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Pink Peppercorn suggestions?

Hello all,

I was recently at Penzey's, and I bought a small jar of Pink Peppercorns. I don't really have any idea what to make with them, though, and I wondered if anyone had any suggestions.

The best idea I've seen so far is the Pink Peppercorn Ice Cream from Epicurious - but I'm fine with savory suggestions as well.

Thanks!

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  1. How about a fruit sauce for some grilled pork or the like? I put them in my plum jam this past summer, and it's really kinda nice. I bet they'd be good in a peach sauce too.

    Also, how about a yogurt sauce? A kind of raita?

    They're also quite nice in chutney.

    1. Are we talking Piper Nigrum, or schinus terebenthifolius similar to Poison Ivy??? According to the FDA the later can cause symptoms similar to those caused by poison ivy, as well as violent headaches, swollen eyelids, shortness of breath, chest pains, sore throat, hoarseness, upset stomach, diarrhea and hemorrhoids. http://www.nytimes.com/1982/03/31/gar...

      If we are talking Peppercorn, as in Piper Nigrum... the colored ones are just black peppercorns with the husks still on.

      8 Replies
      1. re: Rojellio

        Wow, I'm glad I never got caught up in the schinus terebenthifolius craze. Who knew.

        1. re: bushwickgirl

          I stick to hula hoops and pet rocks when it comes to fads! Never food! lol

          1. re: bushwickgirl

            Schinus terebenthifolius, Brazilian pepper, is sometimes used medicinally but not recommended for culinary use. Schinus molle, the California pepper tree produces the most commonly used and SAFE pink peppercorns.

            1. re: OCEllen

              Don't know, never used them personally
              Are the CA variety more commonly used? The French version is still being sold in the US, witness the OP's purchase from Penzey's.

              The OP's are imported from the same island mentioned in the 1982 NYT article. Maybe the OP should get the homegrown version. As some much more current articles suggest, they may be safer.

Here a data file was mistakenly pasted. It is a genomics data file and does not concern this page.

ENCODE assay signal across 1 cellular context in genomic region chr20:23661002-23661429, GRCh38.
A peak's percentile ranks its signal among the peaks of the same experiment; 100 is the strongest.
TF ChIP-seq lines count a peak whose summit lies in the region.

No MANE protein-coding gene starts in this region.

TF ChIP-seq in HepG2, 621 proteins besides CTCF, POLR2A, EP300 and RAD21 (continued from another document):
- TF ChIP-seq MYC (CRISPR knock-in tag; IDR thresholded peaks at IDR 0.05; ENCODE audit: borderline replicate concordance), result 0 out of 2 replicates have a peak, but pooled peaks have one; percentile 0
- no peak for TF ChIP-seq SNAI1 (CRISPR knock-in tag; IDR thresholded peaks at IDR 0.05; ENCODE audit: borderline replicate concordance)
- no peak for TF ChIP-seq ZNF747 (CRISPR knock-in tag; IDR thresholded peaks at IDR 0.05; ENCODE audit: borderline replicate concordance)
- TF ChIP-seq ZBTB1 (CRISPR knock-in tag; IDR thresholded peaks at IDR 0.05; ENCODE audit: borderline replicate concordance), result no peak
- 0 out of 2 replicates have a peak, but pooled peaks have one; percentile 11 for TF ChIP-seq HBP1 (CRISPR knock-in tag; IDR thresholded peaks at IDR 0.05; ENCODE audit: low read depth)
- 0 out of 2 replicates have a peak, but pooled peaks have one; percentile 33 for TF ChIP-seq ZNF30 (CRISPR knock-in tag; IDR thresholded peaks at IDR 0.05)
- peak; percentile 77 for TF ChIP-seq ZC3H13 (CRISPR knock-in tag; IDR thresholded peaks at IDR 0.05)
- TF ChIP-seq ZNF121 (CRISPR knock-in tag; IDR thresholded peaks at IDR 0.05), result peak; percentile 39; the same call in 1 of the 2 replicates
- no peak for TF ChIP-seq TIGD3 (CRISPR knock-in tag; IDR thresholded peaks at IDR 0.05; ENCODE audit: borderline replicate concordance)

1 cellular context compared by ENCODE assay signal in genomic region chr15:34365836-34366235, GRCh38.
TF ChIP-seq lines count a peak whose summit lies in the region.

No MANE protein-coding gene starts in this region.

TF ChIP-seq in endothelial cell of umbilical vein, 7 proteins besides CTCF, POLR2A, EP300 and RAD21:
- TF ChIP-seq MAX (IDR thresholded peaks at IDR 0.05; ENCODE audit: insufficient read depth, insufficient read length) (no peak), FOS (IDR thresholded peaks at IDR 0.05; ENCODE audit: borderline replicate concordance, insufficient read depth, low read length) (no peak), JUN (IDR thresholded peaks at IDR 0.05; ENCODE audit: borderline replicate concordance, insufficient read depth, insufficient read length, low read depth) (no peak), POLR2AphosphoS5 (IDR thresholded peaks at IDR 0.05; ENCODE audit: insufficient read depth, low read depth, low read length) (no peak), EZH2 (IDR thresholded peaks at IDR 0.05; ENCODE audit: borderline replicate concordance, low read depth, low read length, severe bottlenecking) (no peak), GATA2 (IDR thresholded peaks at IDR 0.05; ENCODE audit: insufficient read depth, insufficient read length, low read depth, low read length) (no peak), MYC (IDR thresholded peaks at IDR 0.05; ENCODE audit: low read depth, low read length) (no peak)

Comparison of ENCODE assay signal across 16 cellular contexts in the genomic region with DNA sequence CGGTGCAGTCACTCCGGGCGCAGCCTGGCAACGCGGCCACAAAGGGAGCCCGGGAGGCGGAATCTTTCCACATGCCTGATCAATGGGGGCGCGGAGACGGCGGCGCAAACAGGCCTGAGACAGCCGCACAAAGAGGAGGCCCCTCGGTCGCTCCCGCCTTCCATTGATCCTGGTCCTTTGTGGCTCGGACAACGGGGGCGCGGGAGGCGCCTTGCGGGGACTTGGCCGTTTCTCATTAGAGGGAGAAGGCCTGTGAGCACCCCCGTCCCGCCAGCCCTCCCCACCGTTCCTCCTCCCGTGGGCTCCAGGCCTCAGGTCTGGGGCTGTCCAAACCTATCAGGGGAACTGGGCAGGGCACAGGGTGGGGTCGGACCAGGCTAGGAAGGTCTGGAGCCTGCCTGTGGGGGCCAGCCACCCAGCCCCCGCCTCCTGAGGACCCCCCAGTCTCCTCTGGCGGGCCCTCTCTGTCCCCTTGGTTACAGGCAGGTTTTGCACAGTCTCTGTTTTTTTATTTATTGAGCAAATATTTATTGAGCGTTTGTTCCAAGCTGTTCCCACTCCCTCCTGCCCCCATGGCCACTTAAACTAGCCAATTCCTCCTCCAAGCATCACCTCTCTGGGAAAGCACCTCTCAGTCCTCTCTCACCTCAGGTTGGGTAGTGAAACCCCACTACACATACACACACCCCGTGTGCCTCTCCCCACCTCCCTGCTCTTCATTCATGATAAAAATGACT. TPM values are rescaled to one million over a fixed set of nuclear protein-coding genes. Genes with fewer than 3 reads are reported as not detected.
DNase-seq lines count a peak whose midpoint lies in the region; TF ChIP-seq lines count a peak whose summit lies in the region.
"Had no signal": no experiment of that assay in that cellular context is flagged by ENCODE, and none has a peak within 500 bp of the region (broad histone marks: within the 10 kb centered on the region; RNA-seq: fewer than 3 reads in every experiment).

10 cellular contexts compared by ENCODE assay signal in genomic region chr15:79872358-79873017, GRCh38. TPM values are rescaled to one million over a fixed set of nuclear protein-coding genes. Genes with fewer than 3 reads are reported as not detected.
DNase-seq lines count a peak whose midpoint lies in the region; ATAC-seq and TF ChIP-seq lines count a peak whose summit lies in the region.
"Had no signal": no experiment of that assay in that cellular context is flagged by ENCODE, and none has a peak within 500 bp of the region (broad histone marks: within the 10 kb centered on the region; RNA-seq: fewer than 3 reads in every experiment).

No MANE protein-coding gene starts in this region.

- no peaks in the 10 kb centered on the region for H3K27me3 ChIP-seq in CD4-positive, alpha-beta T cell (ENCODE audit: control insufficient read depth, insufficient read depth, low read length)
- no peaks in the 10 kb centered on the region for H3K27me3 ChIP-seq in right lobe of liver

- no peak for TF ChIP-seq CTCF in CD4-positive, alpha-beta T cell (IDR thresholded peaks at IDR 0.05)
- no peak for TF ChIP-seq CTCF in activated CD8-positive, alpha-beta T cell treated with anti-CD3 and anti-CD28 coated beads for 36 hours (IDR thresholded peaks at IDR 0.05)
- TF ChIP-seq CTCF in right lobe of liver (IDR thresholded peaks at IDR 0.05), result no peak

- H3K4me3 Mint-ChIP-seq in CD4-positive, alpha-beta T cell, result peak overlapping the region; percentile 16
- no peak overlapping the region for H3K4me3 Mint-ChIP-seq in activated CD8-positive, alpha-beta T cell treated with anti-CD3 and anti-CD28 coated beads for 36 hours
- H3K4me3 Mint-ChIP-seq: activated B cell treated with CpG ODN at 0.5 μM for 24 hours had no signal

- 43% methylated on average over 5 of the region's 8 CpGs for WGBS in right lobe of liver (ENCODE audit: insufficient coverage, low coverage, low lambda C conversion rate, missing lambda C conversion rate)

1. re: bushwickgirl

                I honestly don't know. The dates of the article are confusing and the post below states that the product Penzey's sells was grown on the island Reunion, I don't know what is grown there - I live in Southern California and I have always gathered my own pink peppercorns from California pepper trees.

                1. re: OCEllen

                  Maybe you could start a little business selling them. I can't get any info whether or not the French variety that were judged as unsafe have been upgraded in recent years.

                  I remember how big the pink ones were, back in the mid-80's, appearing in many fine dining establishment's peppermills, in that ubiquitious 5-peppercorn blend, green, black, white, pink and allspice.

          2. re: Rojellio

            As I bought these less than 2 weeks ago and that article is from 1982, I must assume that what I bought is not what that article describes.

            That said, while the pink color on these comes from the husk, these are not the same as black peppercorns with a husk on. They have a distinctly sweet flavor and a hint of a floral taste over black-pepper-eqsue notes.

            http://www.penzeys.com/cgi-bin/penzey...

            1. re: Rojellio

              The French style pink peppercorns cited in the NY Times articles are still available online. I saw them at Pepper Creek Farms: http://www.peppercreekfarms.com/Peppe...

               
            2. I've made a vanilla-pink peppercorn bundt cake that was well received. Very moist, flavored with vanilla beans and extract and freshly ground pink peppercorns.

              1 Reply
              1. Ground and dusted on popcorn
                Incorporated into pizza dough
                Incorporated into the top crust of any bread recipe
                sprinkled on watermelon